Temporary Workers of the US Recycling Industry

  Alexis Econie, University of Wisconsin-Madison, econie@wisc.edu                                    need more space      Michael L. Dougherty, Illinois State University, mdoughe@ilstu.edu

Stepping into the large warehouse, our boots sink half an inch into a milky-brown river of slippery sludge. Three 40-foot mountains of post-consumer waste tower overhead, waiting to be transferred by tractor to conveyor belt and ferried to pick-lines where workers will separate recyclables from trash by hand.

“We’ve seen live ammunition come through here. We’ve had a grenade.” The din of the machinery over the winter wind takes some getting used to; but even so, the recycling operations manager’s frustration is audible. “So, you know, imagine all these moving metal parts and something like that happening. We had a metering bin fire last week. That kind of stuff happens a lot because people are putting in crap that doesn’t belong here.”

Crossing the shop floor, we ascend iron stairs to a maze of humming industrial machinery. Sirens and buzzers scream intermittently. A dozen workers in hooded sweatshirts stand over a conveyor belt, spiriting away nonrecyclable waste on its way to the shredders and grinders, lurching forward at the waist to retrieve, standing straight to discard. They do not look up from the belt as we approach to observe.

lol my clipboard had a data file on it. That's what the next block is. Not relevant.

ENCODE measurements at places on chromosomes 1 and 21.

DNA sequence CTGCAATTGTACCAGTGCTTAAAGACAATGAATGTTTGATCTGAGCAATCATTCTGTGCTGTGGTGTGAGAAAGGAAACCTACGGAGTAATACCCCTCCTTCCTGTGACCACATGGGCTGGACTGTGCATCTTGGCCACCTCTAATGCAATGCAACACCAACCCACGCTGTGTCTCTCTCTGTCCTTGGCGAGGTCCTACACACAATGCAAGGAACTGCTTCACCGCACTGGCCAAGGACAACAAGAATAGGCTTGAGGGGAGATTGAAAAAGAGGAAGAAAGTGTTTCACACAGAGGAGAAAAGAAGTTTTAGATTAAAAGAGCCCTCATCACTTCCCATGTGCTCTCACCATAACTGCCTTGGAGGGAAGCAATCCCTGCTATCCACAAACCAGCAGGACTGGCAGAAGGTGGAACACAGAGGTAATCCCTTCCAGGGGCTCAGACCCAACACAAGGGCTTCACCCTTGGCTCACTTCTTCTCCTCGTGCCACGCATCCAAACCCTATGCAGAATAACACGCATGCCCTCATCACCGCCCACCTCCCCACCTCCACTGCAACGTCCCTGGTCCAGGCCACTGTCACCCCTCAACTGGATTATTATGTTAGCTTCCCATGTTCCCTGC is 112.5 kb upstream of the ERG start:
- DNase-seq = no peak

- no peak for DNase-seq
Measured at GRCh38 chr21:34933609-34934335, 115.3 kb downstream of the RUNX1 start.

Recycling in the U.S. demands a vulnerable workforce. Because the industry is characterized by thin profit margins, unpredictable price cycles, and unpleasant labor that cannot be exported to the global south, recyclers need a workforce to perform in uncertain conditions without commensurate compensation. To loosen these constraints, recyclers turn to the temporary staffing industry.

Fifty miles north of the co-mingle recycling plant, we take seats in the strip-mall office building of a nationwide temporary staffing agency. Opposite us, a man in his early sixties folds his hands across a generous desk adorned with Harley Davidson memorabilia and family vacation photos.